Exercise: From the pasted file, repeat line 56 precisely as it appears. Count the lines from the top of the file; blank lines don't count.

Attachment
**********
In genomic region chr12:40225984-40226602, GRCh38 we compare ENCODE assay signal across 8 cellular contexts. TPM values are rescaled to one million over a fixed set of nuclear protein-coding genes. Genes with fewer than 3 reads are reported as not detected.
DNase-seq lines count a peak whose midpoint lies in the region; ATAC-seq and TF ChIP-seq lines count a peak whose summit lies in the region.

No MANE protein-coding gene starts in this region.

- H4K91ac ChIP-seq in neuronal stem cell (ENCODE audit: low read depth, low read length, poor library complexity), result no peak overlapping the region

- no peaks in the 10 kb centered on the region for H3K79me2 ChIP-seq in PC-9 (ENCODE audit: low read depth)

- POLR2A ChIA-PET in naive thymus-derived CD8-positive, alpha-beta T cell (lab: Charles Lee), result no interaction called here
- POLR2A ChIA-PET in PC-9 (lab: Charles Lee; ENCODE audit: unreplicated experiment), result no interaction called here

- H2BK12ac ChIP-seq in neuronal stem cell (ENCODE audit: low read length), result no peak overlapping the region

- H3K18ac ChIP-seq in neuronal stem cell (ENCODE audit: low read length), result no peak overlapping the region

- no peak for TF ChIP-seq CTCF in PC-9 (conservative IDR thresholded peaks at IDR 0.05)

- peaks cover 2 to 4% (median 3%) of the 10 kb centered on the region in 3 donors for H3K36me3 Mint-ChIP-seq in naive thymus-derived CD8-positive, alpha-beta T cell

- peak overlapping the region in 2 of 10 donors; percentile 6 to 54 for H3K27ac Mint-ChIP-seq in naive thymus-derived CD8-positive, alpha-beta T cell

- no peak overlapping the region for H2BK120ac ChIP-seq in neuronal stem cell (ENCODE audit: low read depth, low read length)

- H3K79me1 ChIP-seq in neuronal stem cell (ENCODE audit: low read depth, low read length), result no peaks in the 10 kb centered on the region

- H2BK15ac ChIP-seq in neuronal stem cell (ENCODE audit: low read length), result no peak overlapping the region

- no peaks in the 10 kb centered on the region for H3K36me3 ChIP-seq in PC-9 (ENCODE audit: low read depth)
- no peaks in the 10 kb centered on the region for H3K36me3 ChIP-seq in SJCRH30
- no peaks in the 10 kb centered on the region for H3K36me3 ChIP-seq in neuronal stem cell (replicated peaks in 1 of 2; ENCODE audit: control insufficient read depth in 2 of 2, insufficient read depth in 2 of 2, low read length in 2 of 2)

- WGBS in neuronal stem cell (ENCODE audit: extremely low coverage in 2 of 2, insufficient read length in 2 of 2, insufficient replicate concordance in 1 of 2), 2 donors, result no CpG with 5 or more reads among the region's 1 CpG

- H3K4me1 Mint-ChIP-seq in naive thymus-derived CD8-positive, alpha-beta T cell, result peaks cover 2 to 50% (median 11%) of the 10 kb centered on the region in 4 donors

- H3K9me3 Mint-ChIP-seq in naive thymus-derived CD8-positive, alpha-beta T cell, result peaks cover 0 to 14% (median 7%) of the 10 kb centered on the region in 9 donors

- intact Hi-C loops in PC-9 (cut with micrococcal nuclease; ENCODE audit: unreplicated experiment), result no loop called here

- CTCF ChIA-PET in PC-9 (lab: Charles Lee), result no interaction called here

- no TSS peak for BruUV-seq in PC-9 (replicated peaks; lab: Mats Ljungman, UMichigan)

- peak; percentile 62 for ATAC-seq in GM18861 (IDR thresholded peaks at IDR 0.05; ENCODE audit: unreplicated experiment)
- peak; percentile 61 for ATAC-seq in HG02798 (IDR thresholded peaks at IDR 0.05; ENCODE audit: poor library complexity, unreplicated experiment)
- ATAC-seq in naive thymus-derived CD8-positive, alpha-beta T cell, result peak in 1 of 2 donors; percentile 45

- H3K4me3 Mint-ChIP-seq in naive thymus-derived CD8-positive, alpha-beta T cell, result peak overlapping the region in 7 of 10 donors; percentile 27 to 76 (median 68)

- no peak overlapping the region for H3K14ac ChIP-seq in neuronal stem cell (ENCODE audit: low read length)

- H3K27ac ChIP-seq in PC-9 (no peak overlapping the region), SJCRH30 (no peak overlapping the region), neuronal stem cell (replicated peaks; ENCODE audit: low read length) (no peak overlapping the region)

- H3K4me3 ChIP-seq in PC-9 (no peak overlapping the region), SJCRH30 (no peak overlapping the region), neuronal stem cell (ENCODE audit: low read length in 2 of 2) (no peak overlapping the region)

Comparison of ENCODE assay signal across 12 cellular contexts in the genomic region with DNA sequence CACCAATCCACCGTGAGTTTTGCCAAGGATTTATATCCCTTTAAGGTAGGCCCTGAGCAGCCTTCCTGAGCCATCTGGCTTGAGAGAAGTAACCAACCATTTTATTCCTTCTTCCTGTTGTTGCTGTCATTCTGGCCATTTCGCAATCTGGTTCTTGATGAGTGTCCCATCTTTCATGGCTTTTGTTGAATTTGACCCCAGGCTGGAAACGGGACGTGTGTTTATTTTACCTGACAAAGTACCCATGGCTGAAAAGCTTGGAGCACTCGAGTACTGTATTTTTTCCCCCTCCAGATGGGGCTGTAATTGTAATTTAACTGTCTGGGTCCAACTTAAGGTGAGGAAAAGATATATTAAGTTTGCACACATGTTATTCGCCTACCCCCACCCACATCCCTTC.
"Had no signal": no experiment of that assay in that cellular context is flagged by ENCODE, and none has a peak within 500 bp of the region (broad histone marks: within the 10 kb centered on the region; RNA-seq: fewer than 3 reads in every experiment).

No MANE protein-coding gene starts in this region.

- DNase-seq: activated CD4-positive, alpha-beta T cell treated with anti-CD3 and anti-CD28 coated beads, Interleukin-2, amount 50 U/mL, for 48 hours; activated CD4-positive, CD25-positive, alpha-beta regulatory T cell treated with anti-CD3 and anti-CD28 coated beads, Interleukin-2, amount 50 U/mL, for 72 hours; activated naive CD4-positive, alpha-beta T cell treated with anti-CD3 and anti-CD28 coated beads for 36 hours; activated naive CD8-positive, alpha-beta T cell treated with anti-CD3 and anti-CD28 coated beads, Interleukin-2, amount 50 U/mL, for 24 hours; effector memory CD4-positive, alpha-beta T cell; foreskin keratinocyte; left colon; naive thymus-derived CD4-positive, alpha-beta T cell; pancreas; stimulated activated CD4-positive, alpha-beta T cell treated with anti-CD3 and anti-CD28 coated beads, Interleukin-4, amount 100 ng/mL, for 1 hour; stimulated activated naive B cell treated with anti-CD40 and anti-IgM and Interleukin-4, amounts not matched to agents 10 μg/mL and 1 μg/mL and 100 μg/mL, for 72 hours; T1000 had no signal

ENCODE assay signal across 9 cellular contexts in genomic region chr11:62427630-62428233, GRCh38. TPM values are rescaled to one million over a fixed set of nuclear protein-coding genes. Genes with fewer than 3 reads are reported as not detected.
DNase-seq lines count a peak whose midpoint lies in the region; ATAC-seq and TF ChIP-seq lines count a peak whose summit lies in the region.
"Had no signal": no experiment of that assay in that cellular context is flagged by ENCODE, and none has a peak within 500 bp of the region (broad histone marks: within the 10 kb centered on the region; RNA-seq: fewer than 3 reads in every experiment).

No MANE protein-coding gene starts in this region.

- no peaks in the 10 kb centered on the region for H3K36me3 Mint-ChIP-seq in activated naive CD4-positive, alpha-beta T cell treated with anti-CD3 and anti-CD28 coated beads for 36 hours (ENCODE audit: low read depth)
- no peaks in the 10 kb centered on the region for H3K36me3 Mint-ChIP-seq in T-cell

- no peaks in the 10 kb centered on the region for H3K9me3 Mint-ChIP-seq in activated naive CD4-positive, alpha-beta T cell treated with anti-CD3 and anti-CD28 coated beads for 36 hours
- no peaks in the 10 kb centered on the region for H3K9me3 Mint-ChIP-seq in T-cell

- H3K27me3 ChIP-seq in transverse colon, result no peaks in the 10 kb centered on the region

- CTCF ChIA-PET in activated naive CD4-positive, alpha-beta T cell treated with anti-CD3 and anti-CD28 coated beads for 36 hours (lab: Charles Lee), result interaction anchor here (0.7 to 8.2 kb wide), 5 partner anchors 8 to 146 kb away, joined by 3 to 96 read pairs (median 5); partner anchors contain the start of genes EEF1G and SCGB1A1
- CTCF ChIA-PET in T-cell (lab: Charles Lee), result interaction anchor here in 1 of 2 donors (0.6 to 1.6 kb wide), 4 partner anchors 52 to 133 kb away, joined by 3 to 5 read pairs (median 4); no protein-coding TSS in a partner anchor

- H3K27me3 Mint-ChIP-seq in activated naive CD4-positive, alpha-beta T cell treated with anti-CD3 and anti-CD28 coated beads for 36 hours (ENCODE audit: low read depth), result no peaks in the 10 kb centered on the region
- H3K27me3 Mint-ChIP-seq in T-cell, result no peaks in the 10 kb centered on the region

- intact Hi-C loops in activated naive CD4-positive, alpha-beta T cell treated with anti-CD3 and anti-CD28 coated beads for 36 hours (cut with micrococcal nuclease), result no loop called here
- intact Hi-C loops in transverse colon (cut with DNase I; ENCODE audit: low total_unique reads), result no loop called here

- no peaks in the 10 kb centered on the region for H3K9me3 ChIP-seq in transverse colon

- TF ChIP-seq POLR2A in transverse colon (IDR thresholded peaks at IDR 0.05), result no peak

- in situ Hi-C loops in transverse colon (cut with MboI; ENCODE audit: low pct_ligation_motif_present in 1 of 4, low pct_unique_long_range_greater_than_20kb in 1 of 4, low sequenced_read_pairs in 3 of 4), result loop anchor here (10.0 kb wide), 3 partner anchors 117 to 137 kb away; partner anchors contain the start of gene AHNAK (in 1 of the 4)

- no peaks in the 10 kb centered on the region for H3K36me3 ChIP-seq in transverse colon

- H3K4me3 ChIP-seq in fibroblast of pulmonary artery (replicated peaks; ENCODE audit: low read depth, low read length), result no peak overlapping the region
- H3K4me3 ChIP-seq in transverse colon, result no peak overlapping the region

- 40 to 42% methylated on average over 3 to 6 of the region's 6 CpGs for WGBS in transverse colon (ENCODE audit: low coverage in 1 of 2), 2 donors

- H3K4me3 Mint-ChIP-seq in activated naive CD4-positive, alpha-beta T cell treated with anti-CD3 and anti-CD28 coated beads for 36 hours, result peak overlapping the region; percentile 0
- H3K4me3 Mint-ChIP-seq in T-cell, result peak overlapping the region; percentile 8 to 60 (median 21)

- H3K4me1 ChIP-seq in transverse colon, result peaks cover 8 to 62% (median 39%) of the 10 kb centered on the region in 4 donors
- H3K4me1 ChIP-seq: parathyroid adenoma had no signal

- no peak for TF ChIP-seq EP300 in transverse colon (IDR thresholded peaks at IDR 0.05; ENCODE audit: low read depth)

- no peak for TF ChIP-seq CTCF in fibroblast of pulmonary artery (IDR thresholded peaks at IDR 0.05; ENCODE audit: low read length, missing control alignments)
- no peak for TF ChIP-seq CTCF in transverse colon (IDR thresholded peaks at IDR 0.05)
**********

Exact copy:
- H3K4me3 ChIP-seq in transverse colon, result no peak overlapping the region